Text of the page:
Panic Attacks

Panic attacks share some similar symptoms with anxiety. However, panic attacks can often include an intense feeling of fear, shortness of breath, nausea, and like anxiety symptoms, will include a racing heartbeat. Anxiety and Panic can occur together, though it is important to understand that anxiety can often be triggered by a stimulus, such as events or situations.

For example, if you take a test of any kind and it causes you anxiety, you are likely to feel anxious the next time you have to take any type of test. The test then becomes the stimulus that triggers the feeling of anxiety within you.

The one symptom that separates anxiety from panic is the difficulty breathing and chest pain that occurs with panic attacks and often makes people feel that they are going to die. Panic attacks can occur whether anticipated or not and you are more likely to experience a second or third panic attack after you experience the first one, often causing you to fear having additional attacks.

Panic attacks are also more severe and disruptive. Panic attacks can interfere with your daily life, at home, at work, or in relationships. Panic attacks can result in a panic disorder if they continue to occur. However, not everyone who experiences a panic attack will develop a panic disorder.

The causes of panic disorders are not clear, although researchers believe that they may be genetic. However, just because a member of your family has experienced panic attacks, does not mean you will also experience them.

It is believed that people often misinterpret sensations in the body as a threat, when in fact there is no threat present. From a physiological perspective, the body is believed to have a “feeling” memory and when you encounter stimuli that is like a prior uncomfortable, or threatening situation, your body will react in the same manner it did when you were under threat, but that does not mean that you are again in a dangerous situation.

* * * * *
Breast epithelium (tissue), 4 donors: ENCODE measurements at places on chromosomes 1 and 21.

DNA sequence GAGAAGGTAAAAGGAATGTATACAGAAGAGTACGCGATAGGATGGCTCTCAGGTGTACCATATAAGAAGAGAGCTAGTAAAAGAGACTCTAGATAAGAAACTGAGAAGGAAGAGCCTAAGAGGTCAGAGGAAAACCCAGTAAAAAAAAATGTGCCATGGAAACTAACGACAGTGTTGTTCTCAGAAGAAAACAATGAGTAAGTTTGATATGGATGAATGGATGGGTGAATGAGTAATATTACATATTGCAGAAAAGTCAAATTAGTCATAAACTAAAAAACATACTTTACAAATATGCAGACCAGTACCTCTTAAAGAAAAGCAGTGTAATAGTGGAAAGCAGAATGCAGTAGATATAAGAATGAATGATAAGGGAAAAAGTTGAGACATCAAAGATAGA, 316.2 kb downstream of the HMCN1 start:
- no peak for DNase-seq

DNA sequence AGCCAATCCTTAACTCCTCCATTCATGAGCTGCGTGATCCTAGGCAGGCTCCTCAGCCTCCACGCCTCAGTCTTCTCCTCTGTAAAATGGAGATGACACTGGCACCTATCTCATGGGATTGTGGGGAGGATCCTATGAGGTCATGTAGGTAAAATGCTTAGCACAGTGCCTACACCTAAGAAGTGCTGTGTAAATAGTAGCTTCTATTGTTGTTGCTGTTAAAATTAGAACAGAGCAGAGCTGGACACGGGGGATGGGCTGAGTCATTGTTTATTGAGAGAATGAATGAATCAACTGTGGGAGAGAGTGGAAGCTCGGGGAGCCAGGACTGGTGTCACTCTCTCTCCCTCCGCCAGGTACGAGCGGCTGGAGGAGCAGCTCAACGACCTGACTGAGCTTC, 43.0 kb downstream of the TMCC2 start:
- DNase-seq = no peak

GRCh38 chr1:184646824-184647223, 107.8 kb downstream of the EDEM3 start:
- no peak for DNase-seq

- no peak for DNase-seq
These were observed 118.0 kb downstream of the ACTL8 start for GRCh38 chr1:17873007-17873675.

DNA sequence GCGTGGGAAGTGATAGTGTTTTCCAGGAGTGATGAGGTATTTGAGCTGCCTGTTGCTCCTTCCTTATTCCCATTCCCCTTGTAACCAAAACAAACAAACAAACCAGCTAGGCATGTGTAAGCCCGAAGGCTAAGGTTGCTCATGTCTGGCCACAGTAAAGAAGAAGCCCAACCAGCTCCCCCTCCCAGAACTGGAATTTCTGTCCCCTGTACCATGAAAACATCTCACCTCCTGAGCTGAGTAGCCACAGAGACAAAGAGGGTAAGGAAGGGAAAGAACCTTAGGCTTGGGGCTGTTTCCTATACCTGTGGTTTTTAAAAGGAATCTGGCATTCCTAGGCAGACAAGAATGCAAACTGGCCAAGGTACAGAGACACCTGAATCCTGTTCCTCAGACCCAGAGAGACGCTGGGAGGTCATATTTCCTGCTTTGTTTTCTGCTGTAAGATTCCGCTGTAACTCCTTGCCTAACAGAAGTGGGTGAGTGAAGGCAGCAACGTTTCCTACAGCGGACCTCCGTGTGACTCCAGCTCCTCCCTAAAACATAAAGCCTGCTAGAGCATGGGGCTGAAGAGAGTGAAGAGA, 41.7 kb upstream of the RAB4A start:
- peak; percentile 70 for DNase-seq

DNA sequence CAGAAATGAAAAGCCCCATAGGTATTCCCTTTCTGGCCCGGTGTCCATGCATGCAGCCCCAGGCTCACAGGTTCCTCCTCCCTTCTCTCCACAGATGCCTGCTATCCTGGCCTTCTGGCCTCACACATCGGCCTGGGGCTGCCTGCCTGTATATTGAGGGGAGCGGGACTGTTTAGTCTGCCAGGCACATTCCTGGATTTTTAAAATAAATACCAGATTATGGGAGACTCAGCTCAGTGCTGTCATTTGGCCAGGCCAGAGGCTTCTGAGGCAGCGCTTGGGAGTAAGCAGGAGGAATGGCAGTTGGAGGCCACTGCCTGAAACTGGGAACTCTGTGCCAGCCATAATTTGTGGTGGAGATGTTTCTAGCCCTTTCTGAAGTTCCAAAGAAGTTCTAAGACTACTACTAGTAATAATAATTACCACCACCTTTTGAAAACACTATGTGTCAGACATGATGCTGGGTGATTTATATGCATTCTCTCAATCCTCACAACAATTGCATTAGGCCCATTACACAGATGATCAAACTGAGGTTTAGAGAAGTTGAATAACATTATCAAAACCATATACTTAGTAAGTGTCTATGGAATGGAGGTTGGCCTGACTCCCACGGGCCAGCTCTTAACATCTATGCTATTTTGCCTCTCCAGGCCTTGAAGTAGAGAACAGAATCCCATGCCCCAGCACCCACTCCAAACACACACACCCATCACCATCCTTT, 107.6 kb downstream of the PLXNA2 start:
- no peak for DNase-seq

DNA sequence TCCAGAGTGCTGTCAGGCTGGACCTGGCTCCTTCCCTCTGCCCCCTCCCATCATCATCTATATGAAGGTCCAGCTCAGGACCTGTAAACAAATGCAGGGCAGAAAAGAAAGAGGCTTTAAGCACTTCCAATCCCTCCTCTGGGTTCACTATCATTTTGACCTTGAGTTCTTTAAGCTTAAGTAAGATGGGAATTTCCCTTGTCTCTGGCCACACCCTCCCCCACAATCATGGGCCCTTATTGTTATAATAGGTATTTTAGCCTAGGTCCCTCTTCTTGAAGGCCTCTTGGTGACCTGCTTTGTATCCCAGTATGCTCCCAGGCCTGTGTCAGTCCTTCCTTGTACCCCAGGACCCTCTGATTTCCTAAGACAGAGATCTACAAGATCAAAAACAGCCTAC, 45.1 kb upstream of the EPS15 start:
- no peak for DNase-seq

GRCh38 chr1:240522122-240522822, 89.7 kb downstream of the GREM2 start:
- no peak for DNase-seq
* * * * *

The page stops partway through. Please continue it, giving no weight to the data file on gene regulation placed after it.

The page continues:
The confusion of responding to bodily reactions (fear, or hypervigilance) as though one is in a dangerous situation again is what perpetuates ongoing anxiety and panic. It is the fight or flight reaction present in all of us. Instead of responding in similar, unhelpful ways, people need to learn to reprogram their nervous systems to gain control over false threat triggers.

One helpful strategy to help decrease panic symptoms is to be mindful of the thoughts you are thinking. Just as with anxiety, thoughts often will trigger an emotion and if you are feeling a specific feeling inside, it’s important to ask, “What am I thinking about right now?” If you are thinking anxious thoughts or thoughts that you feel you have no control over, this might start you down the path to anxiety or panic, and you want to stop this as quickly as possible.

You may want to also engage in deep breathing exercises by simultaneously focusing on relaxing or calming images as you breathe, reminding yourself that you feel calm and/or relaxed. If you constantly focus on what is going wrong in your life, try and shift your focus on what is going right.

Far too often, people focus on the negative aspects of life, and it might be in your best interest to focus on the good for a change. You may also want to start a gratitude journal. Identify five things you are grateful for in your life today and add one or two every day. Make it a habit to read your list every morning.

There are many ways to ward off symptoms of anxiety and panic, such as speaking to your primary physician or psychiatrist about various medications that can help with these symptoms. Common medications for anxiety, panic, and depression include Selective Serotonin Reuptake Inhibitors (SSRIs), Serotonin-Norepinephrine Reuptake Inhibitors (SNRIs), and Benzodiazepines. To help with the physical symptoms, Beta-blockers are also used.

Cognitive Behavior Therapy (CBT) is also useful in addressing these symptoms, helping to focus on the connection between thoughts, emotions, and behaviors. If you are struggling with these symptoms, you are not alone. Christian Counseling can help you gain more control over your life. Please call today to make a therapy appointment and begin developing the tools you need to manage these symptoms more effectively and live a more fulfilled life. You will be glad you did.